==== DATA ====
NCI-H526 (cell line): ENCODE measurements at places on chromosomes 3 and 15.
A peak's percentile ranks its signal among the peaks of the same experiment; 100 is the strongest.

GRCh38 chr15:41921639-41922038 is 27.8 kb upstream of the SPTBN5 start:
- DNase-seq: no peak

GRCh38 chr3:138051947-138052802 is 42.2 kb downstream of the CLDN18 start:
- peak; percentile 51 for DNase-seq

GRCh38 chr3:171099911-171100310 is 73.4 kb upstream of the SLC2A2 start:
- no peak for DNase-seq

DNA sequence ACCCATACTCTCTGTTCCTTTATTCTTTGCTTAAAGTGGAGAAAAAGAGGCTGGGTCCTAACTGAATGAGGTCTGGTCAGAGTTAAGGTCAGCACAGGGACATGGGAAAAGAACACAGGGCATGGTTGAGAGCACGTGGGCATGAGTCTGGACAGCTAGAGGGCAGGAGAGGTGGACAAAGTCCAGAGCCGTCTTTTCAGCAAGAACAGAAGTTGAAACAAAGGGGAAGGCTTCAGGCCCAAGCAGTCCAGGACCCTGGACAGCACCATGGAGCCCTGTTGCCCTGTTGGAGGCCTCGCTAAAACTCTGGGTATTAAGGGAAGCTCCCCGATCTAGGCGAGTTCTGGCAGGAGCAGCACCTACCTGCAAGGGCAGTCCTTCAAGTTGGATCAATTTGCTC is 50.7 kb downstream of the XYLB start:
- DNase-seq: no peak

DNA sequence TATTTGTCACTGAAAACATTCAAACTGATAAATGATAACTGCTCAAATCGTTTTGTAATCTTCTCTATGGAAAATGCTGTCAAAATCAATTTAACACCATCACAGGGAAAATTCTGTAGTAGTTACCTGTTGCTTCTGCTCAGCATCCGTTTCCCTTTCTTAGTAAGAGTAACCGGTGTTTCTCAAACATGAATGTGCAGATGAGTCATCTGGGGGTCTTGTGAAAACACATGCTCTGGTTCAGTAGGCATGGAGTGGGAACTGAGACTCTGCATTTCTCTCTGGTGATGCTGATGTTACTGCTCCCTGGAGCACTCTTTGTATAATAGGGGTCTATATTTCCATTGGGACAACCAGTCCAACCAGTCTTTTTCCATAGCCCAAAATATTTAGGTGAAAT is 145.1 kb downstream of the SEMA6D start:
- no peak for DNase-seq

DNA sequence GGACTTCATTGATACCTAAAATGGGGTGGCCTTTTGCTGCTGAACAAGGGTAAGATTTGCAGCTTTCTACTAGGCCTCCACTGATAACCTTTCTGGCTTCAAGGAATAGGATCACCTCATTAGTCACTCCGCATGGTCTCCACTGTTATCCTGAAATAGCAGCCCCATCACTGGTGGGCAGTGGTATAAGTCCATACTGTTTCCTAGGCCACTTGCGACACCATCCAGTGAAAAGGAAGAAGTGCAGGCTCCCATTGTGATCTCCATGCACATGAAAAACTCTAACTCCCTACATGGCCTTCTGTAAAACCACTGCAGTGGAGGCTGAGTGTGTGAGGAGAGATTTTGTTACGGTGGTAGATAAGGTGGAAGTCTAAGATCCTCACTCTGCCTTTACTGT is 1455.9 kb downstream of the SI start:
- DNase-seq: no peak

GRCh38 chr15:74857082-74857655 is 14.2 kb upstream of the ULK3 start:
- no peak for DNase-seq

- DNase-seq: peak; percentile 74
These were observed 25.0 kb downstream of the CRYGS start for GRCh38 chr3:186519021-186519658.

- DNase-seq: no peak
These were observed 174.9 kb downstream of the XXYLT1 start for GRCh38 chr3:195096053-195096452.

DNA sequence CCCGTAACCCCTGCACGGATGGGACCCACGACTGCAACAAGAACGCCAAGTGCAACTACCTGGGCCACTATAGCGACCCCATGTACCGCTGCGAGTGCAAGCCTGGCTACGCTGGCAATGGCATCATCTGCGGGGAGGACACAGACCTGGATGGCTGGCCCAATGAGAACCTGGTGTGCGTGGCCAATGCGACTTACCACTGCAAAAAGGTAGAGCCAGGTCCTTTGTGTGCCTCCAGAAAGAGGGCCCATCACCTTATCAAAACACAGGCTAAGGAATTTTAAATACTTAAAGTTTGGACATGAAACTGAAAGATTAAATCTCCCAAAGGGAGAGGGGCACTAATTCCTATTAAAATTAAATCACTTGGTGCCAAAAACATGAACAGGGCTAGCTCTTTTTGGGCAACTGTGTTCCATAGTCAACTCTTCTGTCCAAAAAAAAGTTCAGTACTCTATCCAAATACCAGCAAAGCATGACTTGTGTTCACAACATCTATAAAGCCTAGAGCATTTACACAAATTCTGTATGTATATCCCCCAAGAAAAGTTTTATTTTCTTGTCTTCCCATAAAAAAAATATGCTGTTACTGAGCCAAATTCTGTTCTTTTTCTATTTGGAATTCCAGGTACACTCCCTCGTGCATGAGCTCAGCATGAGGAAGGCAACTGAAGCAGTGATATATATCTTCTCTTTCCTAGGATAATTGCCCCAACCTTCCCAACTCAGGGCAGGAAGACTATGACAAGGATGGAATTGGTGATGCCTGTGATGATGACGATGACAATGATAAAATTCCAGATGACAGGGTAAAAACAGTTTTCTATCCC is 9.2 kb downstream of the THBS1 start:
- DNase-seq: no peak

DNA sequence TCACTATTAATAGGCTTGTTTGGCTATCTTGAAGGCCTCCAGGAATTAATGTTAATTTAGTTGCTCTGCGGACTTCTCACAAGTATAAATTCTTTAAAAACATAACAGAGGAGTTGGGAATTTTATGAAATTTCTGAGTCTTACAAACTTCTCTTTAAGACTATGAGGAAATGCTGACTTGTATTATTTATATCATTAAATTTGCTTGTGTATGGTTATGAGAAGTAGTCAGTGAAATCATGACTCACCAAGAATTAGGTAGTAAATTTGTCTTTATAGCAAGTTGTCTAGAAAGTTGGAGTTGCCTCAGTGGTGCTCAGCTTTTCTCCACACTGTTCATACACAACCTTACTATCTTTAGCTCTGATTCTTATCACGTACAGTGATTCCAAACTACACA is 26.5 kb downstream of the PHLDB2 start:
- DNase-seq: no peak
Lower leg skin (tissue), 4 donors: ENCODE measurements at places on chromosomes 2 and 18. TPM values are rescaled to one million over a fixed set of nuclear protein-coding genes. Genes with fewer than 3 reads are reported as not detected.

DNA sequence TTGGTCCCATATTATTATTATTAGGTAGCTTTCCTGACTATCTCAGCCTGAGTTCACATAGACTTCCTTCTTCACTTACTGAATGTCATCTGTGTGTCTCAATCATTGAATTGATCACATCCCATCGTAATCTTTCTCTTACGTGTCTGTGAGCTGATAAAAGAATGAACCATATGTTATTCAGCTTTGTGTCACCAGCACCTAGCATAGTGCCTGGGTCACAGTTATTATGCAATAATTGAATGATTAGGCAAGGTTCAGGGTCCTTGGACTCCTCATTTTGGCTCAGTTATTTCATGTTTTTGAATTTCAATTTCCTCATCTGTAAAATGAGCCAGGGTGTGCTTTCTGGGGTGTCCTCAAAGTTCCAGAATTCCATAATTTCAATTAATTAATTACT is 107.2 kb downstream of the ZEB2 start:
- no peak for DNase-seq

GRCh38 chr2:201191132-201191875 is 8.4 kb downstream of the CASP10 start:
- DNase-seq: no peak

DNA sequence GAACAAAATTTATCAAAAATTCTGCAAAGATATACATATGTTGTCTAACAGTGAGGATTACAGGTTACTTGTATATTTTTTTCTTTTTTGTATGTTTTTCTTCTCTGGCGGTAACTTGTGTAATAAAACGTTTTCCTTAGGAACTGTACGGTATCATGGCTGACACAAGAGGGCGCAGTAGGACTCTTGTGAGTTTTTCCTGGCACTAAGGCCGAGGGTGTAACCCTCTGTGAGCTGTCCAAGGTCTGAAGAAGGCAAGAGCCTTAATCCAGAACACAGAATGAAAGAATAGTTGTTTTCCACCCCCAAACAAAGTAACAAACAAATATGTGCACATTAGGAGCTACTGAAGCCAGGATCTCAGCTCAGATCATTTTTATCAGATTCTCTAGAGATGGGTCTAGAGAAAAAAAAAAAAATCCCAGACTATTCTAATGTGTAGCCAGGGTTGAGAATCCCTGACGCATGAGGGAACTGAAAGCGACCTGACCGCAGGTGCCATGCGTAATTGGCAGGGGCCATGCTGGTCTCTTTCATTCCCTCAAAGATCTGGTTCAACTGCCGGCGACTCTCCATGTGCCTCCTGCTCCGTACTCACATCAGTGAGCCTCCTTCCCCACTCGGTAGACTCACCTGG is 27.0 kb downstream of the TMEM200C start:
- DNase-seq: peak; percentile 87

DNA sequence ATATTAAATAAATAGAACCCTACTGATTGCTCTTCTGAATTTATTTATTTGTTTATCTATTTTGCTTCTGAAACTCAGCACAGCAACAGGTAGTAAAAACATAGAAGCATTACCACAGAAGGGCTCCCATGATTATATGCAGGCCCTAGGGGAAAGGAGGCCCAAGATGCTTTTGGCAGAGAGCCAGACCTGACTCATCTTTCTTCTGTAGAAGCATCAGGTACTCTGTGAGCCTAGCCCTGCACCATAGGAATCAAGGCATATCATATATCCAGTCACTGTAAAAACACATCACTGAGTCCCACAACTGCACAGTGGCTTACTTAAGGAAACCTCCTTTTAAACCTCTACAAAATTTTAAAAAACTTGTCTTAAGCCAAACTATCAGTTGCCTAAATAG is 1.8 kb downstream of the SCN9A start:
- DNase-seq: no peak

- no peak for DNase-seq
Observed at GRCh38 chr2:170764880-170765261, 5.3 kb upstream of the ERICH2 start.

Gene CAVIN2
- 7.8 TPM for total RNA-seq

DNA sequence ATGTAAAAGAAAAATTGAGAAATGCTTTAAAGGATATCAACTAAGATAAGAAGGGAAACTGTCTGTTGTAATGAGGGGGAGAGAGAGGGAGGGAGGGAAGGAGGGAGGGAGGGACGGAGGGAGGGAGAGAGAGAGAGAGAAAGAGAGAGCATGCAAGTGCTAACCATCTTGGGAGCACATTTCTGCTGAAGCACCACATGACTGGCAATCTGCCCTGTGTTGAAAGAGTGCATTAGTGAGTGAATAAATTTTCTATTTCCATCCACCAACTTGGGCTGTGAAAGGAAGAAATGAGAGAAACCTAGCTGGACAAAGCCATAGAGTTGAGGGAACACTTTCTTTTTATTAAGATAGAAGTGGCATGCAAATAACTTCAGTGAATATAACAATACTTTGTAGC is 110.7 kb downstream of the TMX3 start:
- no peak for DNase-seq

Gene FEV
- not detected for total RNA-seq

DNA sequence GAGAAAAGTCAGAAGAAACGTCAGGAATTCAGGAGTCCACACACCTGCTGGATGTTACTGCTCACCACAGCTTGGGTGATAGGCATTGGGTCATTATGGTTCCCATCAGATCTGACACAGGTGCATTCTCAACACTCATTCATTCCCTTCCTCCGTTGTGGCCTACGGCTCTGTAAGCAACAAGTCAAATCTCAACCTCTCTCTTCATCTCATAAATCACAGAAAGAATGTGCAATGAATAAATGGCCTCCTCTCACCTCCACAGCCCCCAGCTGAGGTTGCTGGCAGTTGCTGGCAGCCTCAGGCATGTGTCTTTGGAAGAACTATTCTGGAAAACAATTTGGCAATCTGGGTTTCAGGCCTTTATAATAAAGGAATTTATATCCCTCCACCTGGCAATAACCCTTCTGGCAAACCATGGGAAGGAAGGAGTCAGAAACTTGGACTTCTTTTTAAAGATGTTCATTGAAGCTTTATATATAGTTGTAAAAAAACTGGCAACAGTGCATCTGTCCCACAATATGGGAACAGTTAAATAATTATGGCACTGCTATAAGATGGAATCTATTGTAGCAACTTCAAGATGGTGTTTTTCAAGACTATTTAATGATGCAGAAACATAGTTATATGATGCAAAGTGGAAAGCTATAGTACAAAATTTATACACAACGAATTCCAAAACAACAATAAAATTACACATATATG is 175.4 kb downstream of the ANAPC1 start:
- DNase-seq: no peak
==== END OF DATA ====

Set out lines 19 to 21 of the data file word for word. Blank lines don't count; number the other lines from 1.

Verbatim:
- DNase-seq: no peak
These were observed 174.9 kb downstream of the XXYLT1 start for GRCh38 chr3:195096053-195096452.

DNA sequence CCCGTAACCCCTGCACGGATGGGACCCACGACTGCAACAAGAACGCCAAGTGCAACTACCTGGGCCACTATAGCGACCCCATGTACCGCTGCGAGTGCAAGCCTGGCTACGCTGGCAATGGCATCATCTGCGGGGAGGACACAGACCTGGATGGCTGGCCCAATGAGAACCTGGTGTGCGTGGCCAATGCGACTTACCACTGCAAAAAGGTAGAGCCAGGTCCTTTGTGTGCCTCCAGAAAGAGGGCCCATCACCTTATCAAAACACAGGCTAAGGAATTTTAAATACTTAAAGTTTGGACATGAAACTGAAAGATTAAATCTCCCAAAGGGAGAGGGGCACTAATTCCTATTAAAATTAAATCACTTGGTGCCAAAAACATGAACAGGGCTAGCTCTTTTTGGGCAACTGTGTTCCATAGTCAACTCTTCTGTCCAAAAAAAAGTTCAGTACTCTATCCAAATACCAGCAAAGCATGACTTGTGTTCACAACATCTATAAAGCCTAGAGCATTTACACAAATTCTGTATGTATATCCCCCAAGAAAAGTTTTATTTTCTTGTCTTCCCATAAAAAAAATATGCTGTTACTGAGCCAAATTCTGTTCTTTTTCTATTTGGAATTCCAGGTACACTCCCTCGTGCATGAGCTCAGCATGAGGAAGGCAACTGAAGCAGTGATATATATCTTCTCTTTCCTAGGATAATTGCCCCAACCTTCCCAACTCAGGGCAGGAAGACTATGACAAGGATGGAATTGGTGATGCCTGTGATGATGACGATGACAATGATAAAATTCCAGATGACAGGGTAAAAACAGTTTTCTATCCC is 9.2 kb downstream of the THBS1 start: